European Space Agency (ESA) has 3 satellites that work in a coordinated fashion to measure Earth’s changing magnetic field. Here’s the description from ESA
“Swarm, a constellation of three satellites, studies Earth’s magnetic field. Swarm aims to offer a unique view inside Earth: to study core dynamics, geodynamo processes and core–mantle interaction; magnetism of the lithosphere and its geological context; 3D electrical conductivity of the mantle related to composition; and magnetic signature related to ocean circulation. In addition, Swarm data will be used to study the Sun’s influence on the terrestrial system by analysing electric currents in the magnetosphere and ionosphere. It will also play a role in improving our understanding of the impact of the solar wind on the dynamics of the upper atmosphere. Each satellite carries a vector and absolute scalar magnetometer, an electric field instrument, an accelerometer, a GPS receiver, star trackers and laser retroreflectors. The Swarm satellites were launched on 22 November 2013 on a Rockot launcher from Plesetsk, Russia. Mission control is carried out at ESA’s European Space Operations Centre (ESOC) in Darmstadt, Germany and science data are distributed through ESA’s centre for Earth observation (ESRIN) in Frascati, Italy.”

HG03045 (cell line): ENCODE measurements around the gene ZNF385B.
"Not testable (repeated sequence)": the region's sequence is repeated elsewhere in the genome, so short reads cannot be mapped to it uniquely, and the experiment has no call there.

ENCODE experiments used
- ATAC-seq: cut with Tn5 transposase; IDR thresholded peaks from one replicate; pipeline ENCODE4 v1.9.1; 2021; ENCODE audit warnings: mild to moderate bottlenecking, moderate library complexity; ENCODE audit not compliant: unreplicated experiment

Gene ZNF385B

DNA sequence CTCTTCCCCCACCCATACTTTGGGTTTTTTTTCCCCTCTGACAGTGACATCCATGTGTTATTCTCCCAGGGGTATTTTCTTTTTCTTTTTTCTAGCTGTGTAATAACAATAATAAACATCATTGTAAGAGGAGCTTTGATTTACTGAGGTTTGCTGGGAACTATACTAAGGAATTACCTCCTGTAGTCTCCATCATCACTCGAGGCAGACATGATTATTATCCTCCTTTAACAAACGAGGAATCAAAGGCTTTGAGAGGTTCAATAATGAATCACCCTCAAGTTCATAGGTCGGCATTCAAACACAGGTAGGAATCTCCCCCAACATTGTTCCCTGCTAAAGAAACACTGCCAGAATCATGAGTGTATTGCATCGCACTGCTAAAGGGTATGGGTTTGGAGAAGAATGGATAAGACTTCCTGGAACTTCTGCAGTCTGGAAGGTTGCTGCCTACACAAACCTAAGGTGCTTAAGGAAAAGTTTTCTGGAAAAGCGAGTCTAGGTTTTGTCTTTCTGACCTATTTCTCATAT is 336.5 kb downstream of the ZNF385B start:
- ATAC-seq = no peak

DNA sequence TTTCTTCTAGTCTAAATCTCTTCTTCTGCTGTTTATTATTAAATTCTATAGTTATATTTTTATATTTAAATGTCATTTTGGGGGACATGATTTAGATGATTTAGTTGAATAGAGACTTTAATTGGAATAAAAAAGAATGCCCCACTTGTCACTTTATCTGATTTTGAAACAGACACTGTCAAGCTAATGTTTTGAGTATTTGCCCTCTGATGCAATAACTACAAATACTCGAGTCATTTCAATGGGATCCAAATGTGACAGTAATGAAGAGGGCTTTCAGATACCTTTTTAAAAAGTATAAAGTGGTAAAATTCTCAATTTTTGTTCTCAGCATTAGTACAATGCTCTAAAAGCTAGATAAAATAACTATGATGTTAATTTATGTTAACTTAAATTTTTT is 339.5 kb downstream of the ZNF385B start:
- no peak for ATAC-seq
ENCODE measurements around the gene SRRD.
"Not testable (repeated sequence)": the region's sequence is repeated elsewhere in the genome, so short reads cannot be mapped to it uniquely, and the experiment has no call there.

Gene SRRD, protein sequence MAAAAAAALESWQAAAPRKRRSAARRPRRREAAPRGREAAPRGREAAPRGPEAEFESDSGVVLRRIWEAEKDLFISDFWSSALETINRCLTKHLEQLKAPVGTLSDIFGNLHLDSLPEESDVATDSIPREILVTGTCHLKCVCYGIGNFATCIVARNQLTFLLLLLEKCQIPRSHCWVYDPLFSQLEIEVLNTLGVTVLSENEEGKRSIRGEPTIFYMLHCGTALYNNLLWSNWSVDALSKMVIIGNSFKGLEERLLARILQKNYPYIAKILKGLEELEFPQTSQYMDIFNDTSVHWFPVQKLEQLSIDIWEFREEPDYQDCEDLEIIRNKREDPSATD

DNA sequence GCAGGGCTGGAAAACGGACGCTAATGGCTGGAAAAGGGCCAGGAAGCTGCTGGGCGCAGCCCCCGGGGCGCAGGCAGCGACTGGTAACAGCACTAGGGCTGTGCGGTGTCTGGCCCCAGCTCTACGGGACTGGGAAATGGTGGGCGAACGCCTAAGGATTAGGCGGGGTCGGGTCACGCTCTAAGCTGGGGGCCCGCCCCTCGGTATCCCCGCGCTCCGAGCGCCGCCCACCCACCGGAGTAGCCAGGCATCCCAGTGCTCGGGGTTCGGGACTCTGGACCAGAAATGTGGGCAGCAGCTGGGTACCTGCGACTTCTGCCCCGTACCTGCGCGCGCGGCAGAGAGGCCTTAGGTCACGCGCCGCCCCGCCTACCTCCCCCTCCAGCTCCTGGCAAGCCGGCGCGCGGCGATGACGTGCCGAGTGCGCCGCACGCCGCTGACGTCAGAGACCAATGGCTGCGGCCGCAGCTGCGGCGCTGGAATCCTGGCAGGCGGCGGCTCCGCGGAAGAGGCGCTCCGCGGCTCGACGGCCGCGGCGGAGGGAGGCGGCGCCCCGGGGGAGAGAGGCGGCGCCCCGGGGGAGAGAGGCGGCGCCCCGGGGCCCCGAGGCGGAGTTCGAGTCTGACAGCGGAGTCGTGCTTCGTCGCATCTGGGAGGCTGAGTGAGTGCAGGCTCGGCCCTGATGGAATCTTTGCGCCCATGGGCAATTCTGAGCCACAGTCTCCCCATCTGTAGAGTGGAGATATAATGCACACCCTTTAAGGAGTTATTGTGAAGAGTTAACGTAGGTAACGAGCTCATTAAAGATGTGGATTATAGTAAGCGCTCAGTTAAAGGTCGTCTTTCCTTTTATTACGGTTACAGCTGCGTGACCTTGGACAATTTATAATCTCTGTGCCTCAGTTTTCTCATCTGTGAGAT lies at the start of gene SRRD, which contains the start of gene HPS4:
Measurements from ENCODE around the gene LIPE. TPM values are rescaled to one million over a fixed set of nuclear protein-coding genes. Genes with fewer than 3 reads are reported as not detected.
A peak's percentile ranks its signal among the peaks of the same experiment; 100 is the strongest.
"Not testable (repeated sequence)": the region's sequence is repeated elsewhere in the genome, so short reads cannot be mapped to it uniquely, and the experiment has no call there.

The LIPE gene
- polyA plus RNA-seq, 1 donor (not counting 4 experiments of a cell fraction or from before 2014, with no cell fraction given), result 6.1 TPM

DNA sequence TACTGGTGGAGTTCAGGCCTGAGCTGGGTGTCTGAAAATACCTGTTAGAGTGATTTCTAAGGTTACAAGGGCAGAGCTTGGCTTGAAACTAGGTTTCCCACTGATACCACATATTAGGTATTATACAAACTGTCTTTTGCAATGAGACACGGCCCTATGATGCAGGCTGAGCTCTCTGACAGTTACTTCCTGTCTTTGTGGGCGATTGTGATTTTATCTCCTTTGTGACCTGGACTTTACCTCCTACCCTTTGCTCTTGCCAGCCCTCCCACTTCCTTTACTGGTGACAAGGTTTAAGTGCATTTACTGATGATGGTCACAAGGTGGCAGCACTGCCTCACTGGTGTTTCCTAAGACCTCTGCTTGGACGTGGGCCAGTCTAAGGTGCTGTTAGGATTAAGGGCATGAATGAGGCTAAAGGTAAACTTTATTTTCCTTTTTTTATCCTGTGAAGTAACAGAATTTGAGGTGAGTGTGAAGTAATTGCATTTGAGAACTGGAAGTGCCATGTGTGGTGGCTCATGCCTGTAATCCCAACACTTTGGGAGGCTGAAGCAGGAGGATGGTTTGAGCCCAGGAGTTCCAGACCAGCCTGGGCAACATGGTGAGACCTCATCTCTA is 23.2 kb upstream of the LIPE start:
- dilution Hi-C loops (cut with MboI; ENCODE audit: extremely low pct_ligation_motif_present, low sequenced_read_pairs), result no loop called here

There is a single web page that has all the information you neeed
The “mission status” part of this web page is especially important. The technical language of the web page should not discourage you. There is a wealth of information there.
The scientific journal “Geophysical Research Letters” has a special issue dedicated to the most recent SWARM results:
For the earlier more sensational results from the SWARM you can check out my blog post